by Gary North
For four decades, my number-one business role model has been Harlan Sanders. Sanders had no formal education to speak of. He ran a gasoline station. It got a lot of business from travellers.
In 1930, as the Great Depression was beginning, he got an idea. Why not serve chicken to people who were passing through? So, at the age of 40, he started serving chicken dinners in his service station. (Now that's what I would call a greasy spoon — or at least fork!) This was long before fast-food restaurants. He found that people liked his chicken. He moved across the street and opened a restaurant. So far, so good. Nothing special.
In the mid-1950s, the threat of Highway 75 bypassing his small town of Corbin, Kentucky, persuaded him to sell his restaurant. He was 65. After paying his bills, all he had left was his Social Security check of $105/month — about $700 in today's money.
That's when everything changed.
He started franchising his business. Officially, he was retired. So he got in his car and started driving. He went from town to town, sealing deals with a handshake. This was 1955. You could still do business in America without lawyers. Incredible.
By 1964, nine years later, when he was 74, he had 600 restaurants. He sold his share of the business that year for $2 million. The new company took the franchise to 3,500 restaurants by 1971, when Hublein bought it for $285 million.
Should he have sold for a mere $2 million? Remember Jimmy Napier's rule: "When someone puts a million dollars in your hand, close your hand." Especially if it's worth $12 million in today's money. He made the right decision.
He became the company's spokesman until his death from leukemia in 1980, at the age of 90. That position provided a nice, steady income — better than being a Wal-Mart greeter today.
Plus, he still received Social Security!
I was in graduate school when I first heard "Col." Sanders' story. He had just sold his franchise. I was starting to earn a part-time living as a college teaching assistant. I always believed that I could do something like what he did if I wanted to. I would not have to retire.
And so. . . .
ON THE ROAD
I'm moving today. I'm on the road. I'm off to the emerald city.
I have located a little-known boom town — four of them, actually — with more real estate potential than most places in the country.
But isn't Northwest Arkansas the place for real estate? Yes, it is. But there is another factor — a career factor.
I've been writing about day cares as a business-ministry ever since 1988. I've been actively promoting them since 2002. Now I am going to build a facility of my own.
I located a state whose day care regulations are pro-business. Not many states' regulations are.
I found a region in that state where there is a flood of newcomers — I mean a tidal wave of in-migration. Construction is everywhere. That's day care country.
Almost nobody outside of the region knows about the area.
So, I drove to the area to see for myself. The signs of the boom are everywhere: a new Wal-Mart Supercenter, a new Lowe's in an unfinished shopping center.
I walked into a real estate agency, sat down with the lady assigned that day to the phone, and asked her to pull up commercial properties: undeveloped land. Everything was $150,000 an acre or higher. I expected this. A boom is in progress.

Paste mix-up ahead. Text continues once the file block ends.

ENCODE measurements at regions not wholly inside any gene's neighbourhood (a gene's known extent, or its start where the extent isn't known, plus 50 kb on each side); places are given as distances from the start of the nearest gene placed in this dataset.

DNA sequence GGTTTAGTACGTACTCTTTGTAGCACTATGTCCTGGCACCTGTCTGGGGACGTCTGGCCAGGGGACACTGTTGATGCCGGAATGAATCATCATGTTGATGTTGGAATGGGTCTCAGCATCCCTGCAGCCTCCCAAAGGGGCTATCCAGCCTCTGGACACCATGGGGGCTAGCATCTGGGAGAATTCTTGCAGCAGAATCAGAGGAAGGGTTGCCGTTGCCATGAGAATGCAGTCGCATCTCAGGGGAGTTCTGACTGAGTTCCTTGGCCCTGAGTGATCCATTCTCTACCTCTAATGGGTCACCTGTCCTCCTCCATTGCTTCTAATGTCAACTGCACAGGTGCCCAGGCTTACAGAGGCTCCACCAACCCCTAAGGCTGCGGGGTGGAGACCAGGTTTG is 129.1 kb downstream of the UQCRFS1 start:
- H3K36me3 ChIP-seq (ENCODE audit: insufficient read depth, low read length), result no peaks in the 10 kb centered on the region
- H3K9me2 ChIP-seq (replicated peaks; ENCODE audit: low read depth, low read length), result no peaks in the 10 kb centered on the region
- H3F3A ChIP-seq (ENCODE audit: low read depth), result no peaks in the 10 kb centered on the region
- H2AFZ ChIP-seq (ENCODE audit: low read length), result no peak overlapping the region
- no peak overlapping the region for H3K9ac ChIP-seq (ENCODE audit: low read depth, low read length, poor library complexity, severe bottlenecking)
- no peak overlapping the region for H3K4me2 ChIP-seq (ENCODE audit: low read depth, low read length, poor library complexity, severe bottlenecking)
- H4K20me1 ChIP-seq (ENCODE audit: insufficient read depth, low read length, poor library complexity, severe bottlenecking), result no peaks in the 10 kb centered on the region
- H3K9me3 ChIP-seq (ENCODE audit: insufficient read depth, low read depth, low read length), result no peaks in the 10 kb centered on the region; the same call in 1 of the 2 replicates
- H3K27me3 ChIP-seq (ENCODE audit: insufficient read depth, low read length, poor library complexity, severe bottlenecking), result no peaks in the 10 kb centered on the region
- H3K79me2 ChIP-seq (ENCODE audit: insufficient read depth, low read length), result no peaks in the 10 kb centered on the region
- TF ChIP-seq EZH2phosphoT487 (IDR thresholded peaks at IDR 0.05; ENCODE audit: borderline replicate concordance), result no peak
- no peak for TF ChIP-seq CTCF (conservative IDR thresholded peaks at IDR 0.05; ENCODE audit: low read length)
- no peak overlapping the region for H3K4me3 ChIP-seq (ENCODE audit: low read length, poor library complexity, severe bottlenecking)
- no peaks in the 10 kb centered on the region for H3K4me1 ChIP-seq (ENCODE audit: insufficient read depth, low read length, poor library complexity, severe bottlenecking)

Then she said, "Here's one; Three acres. $30,000."
Did she mean $30,000 an acre? No. $30,000, total.
It had been on the market one hour.
I immediately drove over to see it. There was not even a "For Sale" sign on it yet.
I thought about it for a day. I drove back. The sign was up. That, of course, forced my hand. (There is nothing like the threat of losing something to motivate a buyer.) I made a full-price offer. I will close the deal today.
You may know my rule. When a tremendous deal pops up, I ask: "What's the barrier to entry?"
There was one. The gas company has an easement across half of the property. There are large pipelines buried under it. I can't build a permanent structure over the pipelines because the gas company reserves the right to dig up the ground to access the pipes.
This drastically reduces the commercial value of the property. But not for me. I am allowed to put a playground over the easement area. I can also pave it for a parking lot. There us plenty of room for two day care buildings on the other two acres.
A local zoning commissioner says that a day care is the highest use for the property. So, I'm taking a chance. I'm going to buy it and seek a change in the zoning.
Today, the land is owned by a church. Not for long.
My wife says it would make a great nursery — for flowers, not kids. She's right. That's a fall-back position. It's always wise to have a fall-back position.
It's on a cul-de-sac, which is a fancy way to describe a dead end. Normally, this is bad for business. But I don't need main highway access. I need only easy access. There is a stoplight at the nearest intersection: 300 feet from where the driveway will be. Parents can get in and out fast. It's close to several neighborhoods with young children. This is another good sign.
The intersection is the main drag. It is 4.8 miles south of one of America's most familiar landmarks. I'll tell you where it is in a subsequent report. The moment I describe where it is, you'll know EXACTLY where it is. You'll think, "he bought three acres for $30,000 THERE?"
Next, I went out and bought a 4-bedroom, 2-bath home for $90,000. I got a mortgage at 5.375%.
Housing prices are moving up in the area by 7% a year. I bought a repossession. It had been on the market for 150 days.
I submitted a bid. Lo and behold, another buyer had, too. I upped my bid: full purchase price. I got a call from my agent. "The seller says the offers are now on a level playing field." The seller obviously wanted an auction to begin.
I avoid real estate auctions. Emotion takes over. Don't buy or sell anything based on emotion. I told him, "The seller has my bid." The next day, I got a call back. The other bidder had concluded the same thing. I got the house.
I will close on the house the day after I close on the land.
A PERFECT BUSINESS FOR ME
I am following Steve Allen's business model. He kept doing "The Tonight Show" in the second half of 1956 while he tested the waters — airwaves — for "The Steve Allen Show."
Why am I starting an additional career at my age?
Because I want the following:
- Passive income
- High earned income (salary)
- A business that can multiply
- A business with barriers to entry
- A business where I have a big advantage
- A business that I can supervise part-time within a year of the day it opens
I recommend the same set of business criteria to anyone, at any age.